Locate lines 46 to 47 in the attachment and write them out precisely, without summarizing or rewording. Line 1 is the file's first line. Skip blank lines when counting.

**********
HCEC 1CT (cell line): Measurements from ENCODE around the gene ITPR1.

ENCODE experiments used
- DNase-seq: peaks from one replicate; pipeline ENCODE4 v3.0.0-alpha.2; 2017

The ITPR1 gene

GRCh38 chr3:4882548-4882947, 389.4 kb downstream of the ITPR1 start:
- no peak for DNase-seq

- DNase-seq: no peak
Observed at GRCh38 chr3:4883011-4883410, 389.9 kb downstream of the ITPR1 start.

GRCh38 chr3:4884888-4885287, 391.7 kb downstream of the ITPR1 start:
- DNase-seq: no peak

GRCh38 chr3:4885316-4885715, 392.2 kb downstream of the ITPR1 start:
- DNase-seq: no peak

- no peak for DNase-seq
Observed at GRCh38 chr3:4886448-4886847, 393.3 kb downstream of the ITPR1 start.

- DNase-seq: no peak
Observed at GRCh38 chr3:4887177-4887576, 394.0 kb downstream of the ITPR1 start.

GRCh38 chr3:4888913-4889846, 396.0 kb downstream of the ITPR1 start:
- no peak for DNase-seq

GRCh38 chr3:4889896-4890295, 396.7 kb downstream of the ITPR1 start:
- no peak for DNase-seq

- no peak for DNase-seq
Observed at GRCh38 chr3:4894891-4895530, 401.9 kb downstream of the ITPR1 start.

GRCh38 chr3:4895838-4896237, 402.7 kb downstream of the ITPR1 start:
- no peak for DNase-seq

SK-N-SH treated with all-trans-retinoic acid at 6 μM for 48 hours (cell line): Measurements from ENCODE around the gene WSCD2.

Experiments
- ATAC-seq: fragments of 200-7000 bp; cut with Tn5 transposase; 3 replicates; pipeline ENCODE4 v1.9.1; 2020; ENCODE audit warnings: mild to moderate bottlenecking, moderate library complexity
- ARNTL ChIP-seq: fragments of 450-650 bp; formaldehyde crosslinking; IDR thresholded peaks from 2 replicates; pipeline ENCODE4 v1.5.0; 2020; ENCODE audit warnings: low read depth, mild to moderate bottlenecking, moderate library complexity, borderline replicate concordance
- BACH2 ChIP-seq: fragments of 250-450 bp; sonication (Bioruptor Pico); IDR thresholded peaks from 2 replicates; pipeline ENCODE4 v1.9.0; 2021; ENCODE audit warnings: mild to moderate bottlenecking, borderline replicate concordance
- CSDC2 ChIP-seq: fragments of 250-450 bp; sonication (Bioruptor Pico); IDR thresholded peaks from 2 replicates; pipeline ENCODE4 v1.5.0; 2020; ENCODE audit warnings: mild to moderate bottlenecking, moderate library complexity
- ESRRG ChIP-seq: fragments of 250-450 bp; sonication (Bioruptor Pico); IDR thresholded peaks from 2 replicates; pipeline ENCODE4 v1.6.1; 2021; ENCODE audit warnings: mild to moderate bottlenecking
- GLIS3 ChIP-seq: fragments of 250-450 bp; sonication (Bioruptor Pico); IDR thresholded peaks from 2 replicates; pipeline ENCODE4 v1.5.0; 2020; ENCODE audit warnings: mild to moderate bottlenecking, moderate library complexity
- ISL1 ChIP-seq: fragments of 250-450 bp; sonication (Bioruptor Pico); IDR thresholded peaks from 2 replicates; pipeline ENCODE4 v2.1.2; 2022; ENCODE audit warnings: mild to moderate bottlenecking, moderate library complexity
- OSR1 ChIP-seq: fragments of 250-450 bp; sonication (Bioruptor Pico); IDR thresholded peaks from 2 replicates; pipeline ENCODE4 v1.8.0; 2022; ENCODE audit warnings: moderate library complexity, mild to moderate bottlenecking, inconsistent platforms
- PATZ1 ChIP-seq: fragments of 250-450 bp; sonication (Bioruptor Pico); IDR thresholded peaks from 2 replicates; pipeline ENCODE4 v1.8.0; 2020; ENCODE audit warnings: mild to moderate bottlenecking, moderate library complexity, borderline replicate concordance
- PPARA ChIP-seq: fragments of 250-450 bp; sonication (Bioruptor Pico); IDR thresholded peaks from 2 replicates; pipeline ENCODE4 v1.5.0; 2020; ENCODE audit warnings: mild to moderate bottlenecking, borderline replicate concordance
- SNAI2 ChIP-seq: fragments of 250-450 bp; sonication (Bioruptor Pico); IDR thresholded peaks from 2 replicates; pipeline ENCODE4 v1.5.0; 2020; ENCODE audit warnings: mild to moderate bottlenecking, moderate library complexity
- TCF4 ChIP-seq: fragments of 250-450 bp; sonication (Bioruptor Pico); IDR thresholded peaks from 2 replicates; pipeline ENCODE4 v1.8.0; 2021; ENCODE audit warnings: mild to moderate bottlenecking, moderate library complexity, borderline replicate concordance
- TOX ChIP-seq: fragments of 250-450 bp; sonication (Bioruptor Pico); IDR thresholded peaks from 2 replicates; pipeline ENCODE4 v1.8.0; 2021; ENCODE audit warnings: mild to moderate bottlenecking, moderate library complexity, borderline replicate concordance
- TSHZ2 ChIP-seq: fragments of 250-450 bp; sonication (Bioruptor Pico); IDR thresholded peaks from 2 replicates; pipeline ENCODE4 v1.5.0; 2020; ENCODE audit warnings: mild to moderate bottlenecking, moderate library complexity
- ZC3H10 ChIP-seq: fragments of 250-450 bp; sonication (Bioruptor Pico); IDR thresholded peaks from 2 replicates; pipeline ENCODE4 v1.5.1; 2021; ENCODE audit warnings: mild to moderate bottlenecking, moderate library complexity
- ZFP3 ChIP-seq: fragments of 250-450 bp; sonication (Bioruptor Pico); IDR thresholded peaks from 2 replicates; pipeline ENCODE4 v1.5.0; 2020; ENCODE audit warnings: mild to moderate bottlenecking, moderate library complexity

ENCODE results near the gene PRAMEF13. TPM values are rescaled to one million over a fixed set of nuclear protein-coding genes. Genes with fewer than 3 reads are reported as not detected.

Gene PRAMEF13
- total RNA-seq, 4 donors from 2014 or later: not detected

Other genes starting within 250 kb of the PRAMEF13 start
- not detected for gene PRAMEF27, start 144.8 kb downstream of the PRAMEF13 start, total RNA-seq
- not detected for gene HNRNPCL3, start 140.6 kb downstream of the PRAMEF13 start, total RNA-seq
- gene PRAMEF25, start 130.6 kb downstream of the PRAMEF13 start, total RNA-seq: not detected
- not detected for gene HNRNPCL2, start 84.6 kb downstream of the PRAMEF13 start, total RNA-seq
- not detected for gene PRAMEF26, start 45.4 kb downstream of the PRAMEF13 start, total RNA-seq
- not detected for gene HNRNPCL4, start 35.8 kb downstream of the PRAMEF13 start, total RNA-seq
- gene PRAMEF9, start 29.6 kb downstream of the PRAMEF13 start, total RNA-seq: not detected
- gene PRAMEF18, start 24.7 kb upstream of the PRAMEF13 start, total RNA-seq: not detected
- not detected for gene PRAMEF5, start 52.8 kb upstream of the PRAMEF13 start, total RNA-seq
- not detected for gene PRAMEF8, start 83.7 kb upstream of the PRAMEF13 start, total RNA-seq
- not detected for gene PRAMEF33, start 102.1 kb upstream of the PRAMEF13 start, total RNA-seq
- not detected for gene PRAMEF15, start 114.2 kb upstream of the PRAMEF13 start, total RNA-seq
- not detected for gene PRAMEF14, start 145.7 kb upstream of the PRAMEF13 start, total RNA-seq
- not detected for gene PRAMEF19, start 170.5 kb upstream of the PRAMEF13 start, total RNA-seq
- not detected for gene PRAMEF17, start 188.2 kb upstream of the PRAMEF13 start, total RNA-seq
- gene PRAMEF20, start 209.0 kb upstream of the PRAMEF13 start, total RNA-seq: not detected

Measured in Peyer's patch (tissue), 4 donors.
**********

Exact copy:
Other genes starting within 250 kb of the PRAMEF13 start
- not detected for gene PRAMEF27, start 144.8 kb downstream of the PRAMEF13 start, total RNA-seq